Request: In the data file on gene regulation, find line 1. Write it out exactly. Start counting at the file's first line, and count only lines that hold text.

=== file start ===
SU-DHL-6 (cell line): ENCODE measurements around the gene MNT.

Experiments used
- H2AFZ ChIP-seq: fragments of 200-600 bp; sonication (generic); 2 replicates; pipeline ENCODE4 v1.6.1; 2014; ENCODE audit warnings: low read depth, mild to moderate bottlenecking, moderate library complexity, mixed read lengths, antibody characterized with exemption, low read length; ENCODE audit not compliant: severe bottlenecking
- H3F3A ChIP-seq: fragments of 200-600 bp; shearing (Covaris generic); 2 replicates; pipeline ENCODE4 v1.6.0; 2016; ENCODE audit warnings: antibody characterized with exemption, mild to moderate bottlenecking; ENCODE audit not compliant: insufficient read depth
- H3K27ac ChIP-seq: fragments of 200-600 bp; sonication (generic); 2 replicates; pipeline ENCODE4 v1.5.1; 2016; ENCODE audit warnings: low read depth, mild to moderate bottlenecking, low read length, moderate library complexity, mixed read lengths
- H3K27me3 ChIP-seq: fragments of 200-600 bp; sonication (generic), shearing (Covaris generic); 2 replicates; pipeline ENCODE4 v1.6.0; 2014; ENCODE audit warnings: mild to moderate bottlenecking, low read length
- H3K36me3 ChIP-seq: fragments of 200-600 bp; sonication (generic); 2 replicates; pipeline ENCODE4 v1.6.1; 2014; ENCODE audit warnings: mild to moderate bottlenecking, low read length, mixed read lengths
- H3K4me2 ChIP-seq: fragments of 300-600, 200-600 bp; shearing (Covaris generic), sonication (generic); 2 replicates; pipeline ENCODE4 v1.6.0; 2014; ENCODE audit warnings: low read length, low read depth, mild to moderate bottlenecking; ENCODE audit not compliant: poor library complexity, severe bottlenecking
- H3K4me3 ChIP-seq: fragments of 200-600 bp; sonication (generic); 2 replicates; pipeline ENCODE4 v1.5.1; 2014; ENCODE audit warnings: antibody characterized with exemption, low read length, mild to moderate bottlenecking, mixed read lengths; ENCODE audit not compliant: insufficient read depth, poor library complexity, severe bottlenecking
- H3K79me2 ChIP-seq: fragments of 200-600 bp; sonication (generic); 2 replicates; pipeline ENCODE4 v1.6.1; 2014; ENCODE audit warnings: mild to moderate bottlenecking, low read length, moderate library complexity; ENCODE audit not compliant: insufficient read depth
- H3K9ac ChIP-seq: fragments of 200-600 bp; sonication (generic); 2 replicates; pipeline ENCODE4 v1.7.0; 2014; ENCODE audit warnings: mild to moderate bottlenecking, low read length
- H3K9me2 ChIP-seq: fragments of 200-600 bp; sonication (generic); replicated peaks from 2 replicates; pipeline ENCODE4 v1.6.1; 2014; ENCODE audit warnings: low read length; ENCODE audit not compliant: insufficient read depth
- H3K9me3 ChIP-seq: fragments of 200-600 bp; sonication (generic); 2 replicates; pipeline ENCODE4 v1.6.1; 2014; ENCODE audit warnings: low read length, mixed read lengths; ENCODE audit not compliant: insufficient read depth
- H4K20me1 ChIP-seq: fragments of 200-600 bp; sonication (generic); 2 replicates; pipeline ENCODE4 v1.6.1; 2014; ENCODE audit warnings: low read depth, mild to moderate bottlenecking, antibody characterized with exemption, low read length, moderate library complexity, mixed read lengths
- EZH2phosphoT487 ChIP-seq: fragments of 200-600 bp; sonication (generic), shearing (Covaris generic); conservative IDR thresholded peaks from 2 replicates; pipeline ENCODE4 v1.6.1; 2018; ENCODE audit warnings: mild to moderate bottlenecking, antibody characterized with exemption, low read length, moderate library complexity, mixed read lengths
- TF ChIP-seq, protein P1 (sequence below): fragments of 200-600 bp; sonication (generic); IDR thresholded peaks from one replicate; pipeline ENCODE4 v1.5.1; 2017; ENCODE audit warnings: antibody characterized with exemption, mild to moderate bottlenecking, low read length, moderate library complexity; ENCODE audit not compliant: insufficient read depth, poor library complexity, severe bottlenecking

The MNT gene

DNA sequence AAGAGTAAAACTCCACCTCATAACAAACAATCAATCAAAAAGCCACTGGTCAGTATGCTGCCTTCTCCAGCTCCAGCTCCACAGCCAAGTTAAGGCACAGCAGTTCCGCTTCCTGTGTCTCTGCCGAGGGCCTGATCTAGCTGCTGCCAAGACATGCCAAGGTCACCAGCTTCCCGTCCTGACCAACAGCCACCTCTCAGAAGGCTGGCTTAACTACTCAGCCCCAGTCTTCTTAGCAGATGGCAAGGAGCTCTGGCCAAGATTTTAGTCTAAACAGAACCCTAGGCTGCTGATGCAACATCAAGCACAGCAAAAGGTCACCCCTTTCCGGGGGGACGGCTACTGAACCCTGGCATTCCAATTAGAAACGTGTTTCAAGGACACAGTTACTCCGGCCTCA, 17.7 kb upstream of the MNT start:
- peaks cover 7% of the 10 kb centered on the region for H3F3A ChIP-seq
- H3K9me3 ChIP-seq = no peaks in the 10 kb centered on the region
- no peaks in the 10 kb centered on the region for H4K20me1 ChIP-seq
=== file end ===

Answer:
SU-DHL-6 (cell line): ENCODE measurements around the gene MNT.